Three to see

Three exhibitions to see in Miami this weekend

From the Rubell Museum’s inaugural display to Sterling Ruby’s first solo museum exhibition


Keith Haring, Untitled, 1982, acquired by Mera and Don Rubell in 1982. © Keith Haring Foundation and courtesy of the Rubell Museum

The inaugural exhibition of the Rubell Museum (until 31 May 2020) brings together more than 300 works from the sizable collection of contemporary art amassed by Mera and Don Rubell. The 100,000 sq. ft space in Miami’s Allapattah neighbourhood “feels like walking through more than five decades of the most exciting art in the world”, Mera Rubell says. The couple decided to relocate after outgrowing their original 45,000 sq. ft venue in Wynwood. The museum, in which more than 40 exhibition spaces branch off from a single spine, includes several galleries containing early pieces by Cindy Sherman, Keith Haring, Kerry James Marshall, Rosemarie Trockel and David Hammons, among others.

Sterling Ruby at the Institute of Contemporary Art, Miami (until 2 February 2020) is the Los Angeles-based artist’s first solo museum show. The exhibition surveys the artist’s 20-year career, including more than 100 works ranging from his “radical ceramics’’ and large-scale sculpture to drawing and photography. The show “is an opportunity to dive deeper into his work and its key themes,” says Alex Gartenfeld, the exhibition’s co-curator and the museum’s artistic director. Gartenfeld notes that, with all of the work seen together, it becomes apparent that collage—or what Ruby refers to as the “illicit merger”—becomes the connective tissue.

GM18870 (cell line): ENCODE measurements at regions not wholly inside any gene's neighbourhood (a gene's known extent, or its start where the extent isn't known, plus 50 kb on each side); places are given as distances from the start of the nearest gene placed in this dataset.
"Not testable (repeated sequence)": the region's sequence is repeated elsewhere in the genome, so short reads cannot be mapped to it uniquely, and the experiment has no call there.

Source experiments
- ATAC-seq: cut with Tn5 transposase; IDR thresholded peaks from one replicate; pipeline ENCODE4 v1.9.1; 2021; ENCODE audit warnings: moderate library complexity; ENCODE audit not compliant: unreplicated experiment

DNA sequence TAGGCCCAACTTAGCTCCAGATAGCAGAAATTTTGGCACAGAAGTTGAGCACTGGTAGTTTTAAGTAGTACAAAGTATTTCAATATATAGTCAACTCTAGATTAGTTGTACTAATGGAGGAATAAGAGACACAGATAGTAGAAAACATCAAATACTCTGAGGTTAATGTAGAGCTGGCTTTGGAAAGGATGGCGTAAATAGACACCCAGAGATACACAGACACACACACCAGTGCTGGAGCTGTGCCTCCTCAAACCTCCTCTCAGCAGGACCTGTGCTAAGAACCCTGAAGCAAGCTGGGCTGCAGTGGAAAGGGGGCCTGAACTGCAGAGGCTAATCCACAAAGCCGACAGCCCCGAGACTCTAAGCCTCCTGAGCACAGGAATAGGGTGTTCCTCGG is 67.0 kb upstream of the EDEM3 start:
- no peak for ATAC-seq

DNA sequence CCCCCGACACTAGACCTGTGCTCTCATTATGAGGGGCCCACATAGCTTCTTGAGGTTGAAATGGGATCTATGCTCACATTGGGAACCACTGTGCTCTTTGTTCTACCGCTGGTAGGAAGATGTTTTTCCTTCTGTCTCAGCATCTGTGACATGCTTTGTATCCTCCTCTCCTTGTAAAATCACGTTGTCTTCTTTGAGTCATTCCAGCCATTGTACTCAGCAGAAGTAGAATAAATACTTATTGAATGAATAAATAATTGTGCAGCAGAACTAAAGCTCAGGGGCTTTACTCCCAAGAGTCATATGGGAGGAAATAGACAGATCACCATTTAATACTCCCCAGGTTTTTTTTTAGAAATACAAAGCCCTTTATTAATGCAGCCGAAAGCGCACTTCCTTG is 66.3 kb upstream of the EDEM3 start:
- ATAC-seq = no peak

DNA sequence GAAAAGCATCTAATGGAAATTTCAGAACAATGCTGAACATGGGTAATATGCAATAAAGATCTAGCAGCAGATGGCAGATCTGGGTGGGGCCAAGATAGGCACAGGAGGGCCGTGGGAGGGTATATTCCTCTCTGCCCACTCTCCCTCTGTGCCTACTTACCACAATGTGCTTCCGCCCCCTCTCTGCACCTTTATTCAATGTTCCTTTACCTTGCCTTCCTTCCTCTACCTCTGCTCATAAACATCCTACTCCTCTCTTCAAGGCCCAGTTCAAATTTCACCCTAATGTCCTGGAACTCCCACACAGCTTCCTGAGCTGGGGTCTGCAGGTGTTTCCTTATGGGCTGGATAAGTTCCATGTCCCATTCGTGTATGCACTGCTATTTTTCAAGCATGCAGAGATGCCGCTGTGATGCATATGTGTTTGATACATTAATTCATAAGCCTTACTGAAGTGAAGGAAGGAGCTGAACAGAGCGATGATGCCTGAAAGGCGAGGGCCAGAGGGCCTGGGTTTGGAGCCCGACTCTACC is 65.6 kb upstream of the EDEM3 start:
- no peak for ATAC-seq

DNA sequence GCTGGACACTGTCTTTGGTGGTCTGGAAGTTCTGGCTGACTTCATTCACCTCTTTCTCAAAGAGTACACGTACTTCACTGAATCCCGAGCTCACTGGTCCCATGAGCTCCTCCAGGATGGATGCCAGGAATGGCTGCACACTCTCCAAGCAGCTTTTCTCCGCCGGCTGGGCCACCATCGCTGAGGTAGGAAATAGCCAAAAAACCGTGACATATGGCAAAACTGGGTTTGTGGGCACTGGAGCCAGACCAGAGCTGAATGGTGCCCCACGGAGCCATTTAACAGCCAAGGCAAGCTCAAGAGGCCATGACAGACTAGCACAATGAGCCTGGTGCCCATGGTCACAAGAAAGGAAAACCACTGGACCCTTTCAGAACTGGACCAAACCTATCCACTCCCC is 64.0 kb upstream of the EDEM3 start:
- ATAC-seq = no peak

Dirty Words at Mindy Solomon Gallery (until 18 January 2020) brings together a series of paintings by the artists Mark Flood and Samuel Jablon. Jablon, a Brooklyn-based painter and poet, has created vivid abstract compositions that visualise fractured poems on canvas, sometimes in an illegible manner that aims to give the viewer pause. Flood, one of the founders of the 1980s cult punk band Culturcide, critiques the bureaucracy and ethics of the art world in his work; one piece recreates a grant request, while another canvas duplicates “no touching” signage from museums. The show has been curated by Bill Arning, the former director of Houston’s Contemporary Arts Museum, which organised the first retrospective devoted to Flood in 2016.